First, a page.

Looking to Build on Last Year’s ECACH Title Run, PU Men’s Hockey Has Talent in Place for Big Winter
MAXING OUT: Princeton University men’s hockey player Max Veronneau heads up the ice in game last winter. Senior forward Veronneau, who scored 55 points on 17 goals and 38 assists last winter to help Princeton win the ECAC Hockey tournament, will be looking for a big final campaign this winter. No. 13 Princeton opens its 2018-19 campaign by playing at No. 10 Penn State (4-0-0) on October 26. (Photo by Frank Wojciechowski)
By Bill Alden
While the Princeton University men’s hockey team achieved some dramatic victories over Top 20 teams on the way to winning the ECAC Hockey tournament last winter, it is a loss that is driving the squad coming into the 2018-19 campaign.
“We have always started each year looking back on our last game and we try to build from there,” said Princeton head coach Ron Fogarty, who guided the Tigers to a 19-13-4 record last winter.
“We have done it the first four years and this year, we are building from our loss against Ohio State (4-2 in the opening round of the NCAA tournament) and how can we change and give ourselves a better opportunity to win that kind of game.”
With Princeton picked second in the ECACH preseason media and coaches polls and currently ranked No. 13 nationally, Fogarty is not buying into the hype as the Tigers prepare to open their season by playing at No. 10 Penn State (4-0-0) on October 26.
“Being second or first or 12th is irrelevant; it is played on the ice, not from predictions,” said Fogarty. “We have seen what happens when we do things the right way; we give ourselves an opportunity to win.”
The team’s top line of senior stars Max Veronneau (17 goals, 38 assists in 2017-18), Ryan Kuffner (29 goals, 23 assists), and Alex Riche (6 goals, 18 assists) gives Princeton the chance to win every night.
“Max and Ryan look leaner, stronger and Alex looks great as well,” said Fogarty. “We have a top returning line that gives you the opportunity to create offense every time they are on the ice.”
Junior Jackson Cressey (13 goals, 25 assists) has emerged an offensive force despite being under the radar
“Cressey has always been the quiet piece to our offense,” said Fogarty, who is planning to use freshmen Christian O’Neill and Corey Andonovski on a line with Cressey and sees an increased role for junior Jeremy Germain (1 goal, 3 assists)and junior Liam Grande (3 goals, 5 assists). “He has averaged a point a game through his career; if that is quiet I will take that. We may shake the lines around a little bit.”
Senior star defenseman Josh Teves produces a slew of points in addition to patrolling things on the blue line.
“When you have a player like Josh Teves (7 goals, 26 assists) playing defense with his leadership and his solid play, the three newcomers (Mike Ufberg, Sami Pharaon, and Matt Kellenberger) on the point can see what we are looking for when they see Josh on practice,” said Fogarty, who also brings back junior Derek Topatigh (2 goals, 8 assists) and sophomore Reid Yochim (4 goals, 10 assists) in his defensive corps.
“We are young on the back end but we have skill and we have skaters, so that is going to help us immediately. Three of the eight haven’t played a game so until they get into the season and get some game sense, it is still an unknown. We believe from what we saw in their years as juniors and so far in practice, they will work out very well.”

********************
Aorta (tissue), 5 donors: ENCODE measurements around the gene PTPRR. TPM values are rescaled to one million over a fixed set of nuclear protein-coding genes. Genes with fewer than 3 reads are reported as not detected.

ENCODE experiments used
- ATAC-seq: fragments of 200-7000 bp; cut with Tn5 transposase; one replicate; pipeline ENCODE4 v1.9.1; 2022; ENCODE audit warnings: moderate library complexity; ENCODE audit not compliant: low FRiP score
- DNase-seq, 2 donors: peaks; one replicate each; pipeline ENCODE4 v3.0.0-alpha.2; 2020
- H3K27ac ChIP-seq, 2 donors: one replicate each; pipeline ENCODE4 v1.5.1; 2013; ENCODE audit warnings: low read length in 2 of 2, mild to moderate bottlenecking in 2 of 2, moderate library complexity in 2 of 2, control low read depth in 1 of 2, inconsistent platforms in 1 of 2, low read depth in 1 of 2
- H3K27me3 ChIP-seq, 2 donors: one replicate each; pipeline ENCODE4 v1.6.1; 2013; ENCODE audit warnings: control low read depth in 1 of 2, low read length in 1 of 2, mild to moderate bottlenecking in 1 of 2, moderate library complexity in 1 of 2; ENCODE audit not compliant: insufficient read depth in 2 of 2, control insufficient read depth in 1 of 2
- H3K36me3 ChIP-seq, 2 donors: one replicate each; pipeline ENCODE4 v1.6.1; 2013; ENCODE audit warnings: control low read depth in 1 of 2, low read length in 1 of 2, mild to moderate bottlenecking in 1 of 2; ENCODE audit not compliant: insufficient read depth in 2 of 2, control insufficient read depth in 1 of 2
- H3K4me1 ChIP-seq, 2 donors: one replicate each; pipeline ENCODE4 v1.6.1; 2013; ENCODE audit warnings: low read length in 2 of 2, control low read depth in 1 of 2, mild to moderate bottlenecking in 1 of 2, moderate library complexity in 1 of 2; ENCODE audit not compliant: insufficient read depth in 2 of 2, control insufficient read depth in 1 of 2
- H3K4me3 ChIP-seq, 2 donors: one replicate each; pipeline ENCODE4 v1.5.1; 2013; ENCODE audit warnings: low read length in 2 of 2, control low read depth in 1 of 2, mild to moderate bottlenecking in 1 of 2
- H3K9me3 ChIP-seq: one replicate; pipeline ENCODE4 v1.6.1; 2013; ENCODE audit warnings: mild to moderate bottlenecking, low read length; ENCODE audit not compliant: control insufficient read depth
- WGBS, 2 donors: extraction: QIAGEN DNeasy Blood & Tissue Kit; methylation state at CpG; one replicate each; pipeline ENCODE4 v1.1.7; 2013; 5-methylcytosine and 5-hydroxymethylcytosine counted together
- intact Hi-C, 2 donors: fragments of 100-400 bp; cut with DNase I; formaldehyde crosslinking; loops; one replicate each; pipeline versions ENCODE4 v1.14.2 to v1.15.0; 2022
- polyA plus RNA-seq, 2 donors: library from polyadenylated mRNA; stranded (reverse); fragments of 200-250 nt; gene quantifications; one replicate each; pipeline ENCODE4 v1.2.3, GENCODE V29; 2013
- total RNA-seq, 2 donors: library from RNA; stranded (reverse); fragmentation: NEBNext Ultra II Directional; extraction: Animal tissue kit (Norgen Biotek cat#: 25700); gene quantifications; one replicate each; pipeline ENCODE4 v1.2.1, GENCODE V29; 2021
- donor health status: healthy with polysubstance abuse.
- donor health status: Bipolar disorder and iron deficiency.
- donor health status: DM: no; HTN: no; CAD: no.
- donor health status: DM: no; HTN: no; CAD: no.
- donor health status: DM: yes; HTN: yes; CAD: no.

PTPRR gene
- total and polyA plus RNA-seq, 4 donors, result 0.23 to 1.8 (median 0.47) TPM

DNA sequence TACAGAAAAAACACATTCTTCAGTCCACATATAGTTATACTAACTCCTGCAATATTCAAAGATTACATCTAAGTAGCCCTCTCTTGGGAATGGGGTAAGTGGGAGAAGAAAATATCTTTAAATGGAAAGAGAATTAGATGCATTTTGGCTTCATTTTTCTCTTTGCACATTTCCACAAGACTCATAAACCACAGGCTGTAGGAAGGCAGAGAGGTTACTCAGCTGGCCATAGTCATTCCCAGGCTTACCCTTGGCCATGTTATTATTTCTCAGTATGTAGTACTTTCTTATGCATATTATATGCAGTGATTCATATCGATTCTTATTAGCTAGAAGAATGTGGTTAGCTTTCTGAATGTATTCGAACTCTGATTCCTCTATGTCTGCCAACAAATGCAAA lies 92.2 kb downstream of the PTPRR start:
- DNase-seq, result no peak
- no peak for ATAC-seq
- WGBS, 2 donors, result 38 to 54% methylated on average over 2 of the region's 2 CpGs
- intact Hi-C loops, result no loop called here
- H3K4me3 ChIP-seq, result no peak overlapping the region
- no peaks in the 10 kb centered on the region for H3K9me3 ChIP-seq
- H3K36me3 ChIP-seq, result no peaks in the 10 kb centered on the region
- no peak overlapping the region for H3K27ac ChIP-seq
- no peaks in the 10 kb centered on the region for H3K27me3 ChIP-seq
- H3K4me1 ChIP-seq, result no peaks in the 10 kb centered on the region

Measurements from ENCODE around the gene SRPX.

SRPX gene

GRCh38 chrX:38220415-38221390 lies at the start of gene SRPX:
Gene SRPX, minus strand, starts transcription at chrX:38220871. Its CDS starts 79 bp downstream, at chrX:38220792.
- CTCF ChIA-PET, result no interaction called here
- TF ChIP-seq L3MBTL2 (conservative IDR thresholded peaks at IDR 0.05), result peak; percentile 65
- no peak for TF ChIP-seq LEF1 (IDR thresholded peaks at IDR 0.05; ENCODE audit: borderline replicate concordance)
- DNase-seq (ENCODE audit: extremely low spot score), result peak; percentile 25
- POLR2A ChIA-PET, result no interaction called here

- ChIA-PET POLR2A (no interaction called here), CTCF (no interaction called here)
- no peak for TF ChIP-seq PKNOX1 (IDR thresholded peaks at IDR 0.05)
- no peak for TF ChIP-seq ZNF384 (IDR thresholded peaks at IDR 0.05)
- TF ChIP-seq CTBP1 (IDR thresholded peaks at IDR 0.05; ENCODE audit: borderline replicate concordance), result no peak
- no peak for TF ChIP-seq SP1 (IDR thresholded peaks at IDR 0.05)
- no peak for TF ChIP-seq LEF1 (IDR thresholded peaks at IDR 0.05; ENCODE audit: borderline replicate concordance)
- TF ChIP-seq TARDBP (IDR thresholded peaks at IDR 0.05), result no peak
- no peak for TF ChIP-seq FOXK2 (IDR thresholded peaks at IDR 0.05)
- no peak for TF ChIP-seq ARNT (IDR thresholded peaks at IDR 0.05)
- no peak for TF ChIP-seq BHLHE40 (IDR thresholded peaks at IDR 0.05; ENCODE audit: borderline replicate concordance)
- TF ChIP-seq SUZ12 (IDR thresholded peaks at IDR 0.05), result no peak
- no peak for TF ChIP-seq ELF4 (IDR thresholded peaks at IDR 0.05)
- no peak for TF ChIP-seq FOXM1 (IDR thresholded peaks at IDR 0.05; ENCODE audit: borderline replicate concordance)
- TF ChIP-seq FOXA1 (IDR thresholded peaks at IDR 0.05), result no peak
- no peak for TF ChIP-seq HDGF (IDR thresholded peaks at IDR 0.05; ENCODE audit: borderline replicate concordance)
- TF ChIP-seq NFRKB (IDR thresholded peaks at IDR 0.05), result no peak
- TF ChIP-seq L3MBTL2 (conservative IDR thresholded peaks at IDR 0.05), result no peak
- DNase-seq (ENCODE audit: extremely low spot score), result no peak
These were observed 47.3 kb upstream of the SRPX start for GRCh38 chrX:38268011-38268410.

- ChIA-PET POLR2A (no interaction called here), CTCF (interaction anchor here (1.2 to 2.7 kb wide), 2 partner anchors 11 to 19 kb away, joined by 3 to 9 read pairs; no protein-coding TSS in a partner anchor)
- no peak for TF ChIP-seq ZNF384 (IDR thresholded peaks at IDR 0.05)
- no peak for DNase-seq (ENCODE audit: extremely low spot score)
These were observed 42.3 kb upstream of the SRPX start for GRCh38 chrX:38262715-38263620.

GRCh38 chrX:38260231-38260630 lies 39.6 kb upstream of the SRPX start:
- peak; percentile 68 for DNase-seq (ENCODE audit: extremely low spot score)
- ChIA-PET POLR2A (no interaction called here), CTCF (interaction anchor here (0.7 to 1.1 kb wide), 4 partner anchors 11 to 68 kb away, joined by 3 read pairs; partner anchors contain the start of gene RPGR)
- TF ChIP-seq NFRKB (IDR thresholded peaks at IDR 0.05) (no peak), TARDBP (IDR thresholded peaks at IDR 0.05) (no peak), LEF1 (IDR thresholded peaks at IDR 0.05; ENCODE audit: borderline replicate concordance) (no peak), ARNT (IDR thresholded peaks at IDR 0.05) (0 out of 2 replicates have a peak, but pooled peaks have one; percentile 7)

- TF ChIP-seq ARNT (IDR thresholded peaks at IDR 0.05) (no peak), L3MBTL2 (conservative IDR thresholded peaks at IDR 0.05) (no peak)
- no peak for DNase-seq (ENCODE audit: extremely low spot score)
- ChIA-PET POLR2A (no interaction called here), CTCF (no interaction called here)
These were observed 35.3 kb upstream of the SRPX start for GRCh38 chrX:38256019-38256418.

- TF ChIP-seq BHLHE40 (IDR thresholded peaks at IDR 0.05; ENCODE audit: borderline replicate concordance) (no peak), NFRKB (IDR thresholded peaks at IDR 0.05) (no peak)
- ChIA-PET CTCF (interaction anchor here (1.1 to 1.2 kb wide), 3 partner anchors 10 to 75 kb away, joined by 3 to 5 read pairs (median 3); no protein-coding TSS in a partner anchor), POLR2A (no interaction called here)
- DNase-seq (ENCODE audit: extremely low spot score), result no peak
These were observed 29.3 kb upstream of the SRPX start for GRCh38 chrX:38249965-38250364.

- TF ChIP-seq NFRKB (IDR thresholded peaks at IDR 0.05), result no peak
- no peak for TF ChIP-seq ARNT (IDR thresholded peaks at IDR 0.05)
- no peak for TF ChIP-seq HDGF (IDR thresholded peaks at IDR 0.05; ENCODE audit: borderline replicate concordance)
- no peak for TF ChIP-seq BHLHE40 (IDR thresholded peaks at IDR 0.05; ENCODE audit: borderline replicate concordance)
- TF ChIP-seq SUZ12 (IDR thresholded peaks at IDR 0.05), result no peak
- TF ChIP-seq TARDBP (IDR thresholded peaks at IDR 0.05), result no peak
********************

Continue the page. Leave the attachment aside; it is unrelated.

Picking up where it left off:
The return of star sophomore goalie Ryan Ferland (2.91 goals against average, .912 save percentage in 2017-18) along with senior Austin Shaw gives Princeton known quantities between the pipes.
“Ferland comes back with experience and with Austin as a senior, we have two guys who know what it takes to win,” said Fogarty.
“Ferland looks really solid in practice. He had a great stretch after Christmas last season. He is a winner. He won in prep school. He didn’t play a lot of games in junior hockey but he led us to an ECAC championship last year and was the MVP at Lake Placid.”
The Tigers look solid all around as they have gone through their preseason practices.
“It is just trying to get better and getting the first year players up to speed to what we are looking for with our style of play and then making sure the returning guys get the rust off really quick,” said Fogarty. “It has been uptempo practices. Throughout forward, defense, and goalie, I really like where we are at.”
Facing former Princeton coach Guy Gadowsky and his uptempo Nittany Lions in the opener figures to be a big test for Princeton.
“We want to get off to a good start at Penn State and give ourselves an opportunity to win,” said Fogarty.
“They are going to be up to game speed a little quicker than we are. We have to utilize practice against ourselves more effectively to prepare for that quicker first period we are going to see against Penn State. They have a lot of speed and they are great in transition; we do counter those things very well. Before we would be a great underdog playing against them; now it is more of a balanced game and it is who executes better.”
With its balance all over the ice, Princeton has potential to produce a great season.
“It is up to the players, it comes down to that,” said Fogarty. “You assess what you have; the commitment and dedication from the players will get them to realize and achieve the goals for the season. You can want to win it as a staff, but ultimately, it is up to the players on how far they want to go.”
Fogarty senses that his players possess that kind of commitment. “It has always been a determined group in the four years that we have been here; the guys work extremely hard,” said Fogarty.
“They are very dedicated, on and off the ice. It is the small things that go unnoticed as a fan that gives you the opportunity to win as a team. Those are the finer details that we are addressing right now.”